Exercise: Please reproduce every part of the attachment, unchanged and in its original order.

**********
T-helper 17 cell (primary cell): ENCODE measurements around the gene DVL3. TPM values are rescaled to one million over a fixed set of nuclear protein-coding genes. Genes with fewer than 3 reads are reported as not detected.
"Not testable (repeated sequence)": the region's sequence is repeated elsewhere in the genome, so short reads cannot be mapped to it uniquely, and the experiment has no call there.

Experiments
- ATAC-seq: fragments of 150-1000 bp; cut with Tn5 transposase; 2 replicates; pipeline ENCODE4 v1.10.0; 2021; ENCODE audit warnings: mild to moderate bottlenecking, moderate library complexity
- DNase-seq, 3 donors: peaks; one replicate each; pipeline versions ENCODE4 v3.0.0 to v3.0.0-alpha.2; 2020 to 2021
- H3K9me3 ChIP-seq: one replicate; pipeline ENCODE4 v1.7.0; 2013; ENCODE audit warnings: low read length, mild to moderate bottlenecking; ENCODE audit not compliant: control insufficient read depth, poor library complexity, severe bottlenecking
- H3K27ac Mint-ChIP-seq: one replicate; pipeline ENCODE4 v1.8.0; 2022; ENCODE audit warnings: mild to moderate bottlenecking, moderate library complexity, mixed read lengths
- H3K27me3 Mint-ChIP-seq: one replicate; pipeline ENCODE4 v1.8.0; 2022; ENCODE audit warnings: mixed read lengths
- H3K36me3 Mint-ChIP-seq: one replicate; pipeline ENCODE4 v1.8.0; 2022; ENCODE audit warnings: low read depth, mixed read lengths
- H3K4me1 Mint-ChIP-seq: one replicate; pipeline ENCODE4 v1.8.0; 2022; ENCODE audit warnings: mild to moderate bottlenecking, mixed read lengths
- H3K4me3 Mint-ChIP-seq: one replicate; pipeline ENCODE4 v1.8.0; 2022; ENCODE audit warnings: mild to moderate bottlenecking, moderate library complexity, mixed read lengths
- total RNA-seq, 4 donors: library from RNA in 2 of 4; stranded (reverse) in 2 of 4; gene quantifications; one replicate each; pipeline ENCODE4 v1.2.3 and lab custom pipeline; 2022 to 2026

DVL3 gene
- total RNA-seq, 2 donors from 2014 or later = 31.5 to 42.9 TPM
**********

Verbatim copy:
T-helper 17 cell (primary cell): ENCODE measurements around the gene DVL3. TPM values are rescaled to one million over a fixed set of nuclear protein-coding genes. Genes with fewer than 3 reads are reported as not detected.
"Not testable (repeated sequence)": the region's sequence is repeated elsewhere in the genome, so short reads cannot be mapped to it uniquely, and the experiment has no call there.

Experiments
- ATAC-seq: fragments of 150-1000 bp; cut with Tn5 transposase; 2 replicates; pipeline ENCODE4 v1.10.0; 2021; ENCODE audit warnings: mild to moderate bottlenecking, moderate library complexity
- DNase-seq, 3 donors: peaks; one replicate each; pipeline versions ENCODE4 v3.0.0 to v3.0.0-alpha.2; 2020 to 2021
- H3K9me3 ChIP-seq: one replicate; pipeline ENCODE4 v1.7.0; 2013; ENCODE audit warnings: low read length, mild to moderate bottlenecking; ENCODE audit not compliant: control insufficient read depth, poor library complexity, severe bottlenecking
- H3K27ac Mint-ChIP-seq: one replicate; pipeline ENCODE4 v1.8.0; 2022; ENCODE audit warnings: mild to moderate bottlenecking, moderate library complexity, mixed read lengths
- H3K27me3 Mint-ChIP-seq: one replicate; pipeline ENCODE4 v1.8.0; 2022; ENCODE audit warnings: mixed read lengths
- H3K36me3 Mint-ChIP-seq: one replicate; pipeline ENCODE4 v1.8.0; 2022; ENCODE audit warnings: low read depth, mixed read lengths
- H3K4me1 Mint-ChIP-seq: one replicate; pipeline ENCODE4 v1.8.0; 2022; ENCODE audit warnings: mild to moderate bottlenecking, mixed read lengths
- H3K4me3 Mint-ChIP-seq: one replicate; pipeline ENCODE4 v1.8.0; 2022; ENCODE audit warnings: mild to moderate bottlenecking, moderate library complexity, mixed read lengths
- total RNA-seq, 4 donors: library from RNA in 2 of 4; stranded (reverse) in 2 of 4; gene quantifications; one replicate each; pipeline ENCODE4 v1.2.3 and lab custom pipeline; 2022 to 2026

DVL3 gene
- total RNA-seq, 2 donors from 2014 or later = 31.5 to 42.9 TPM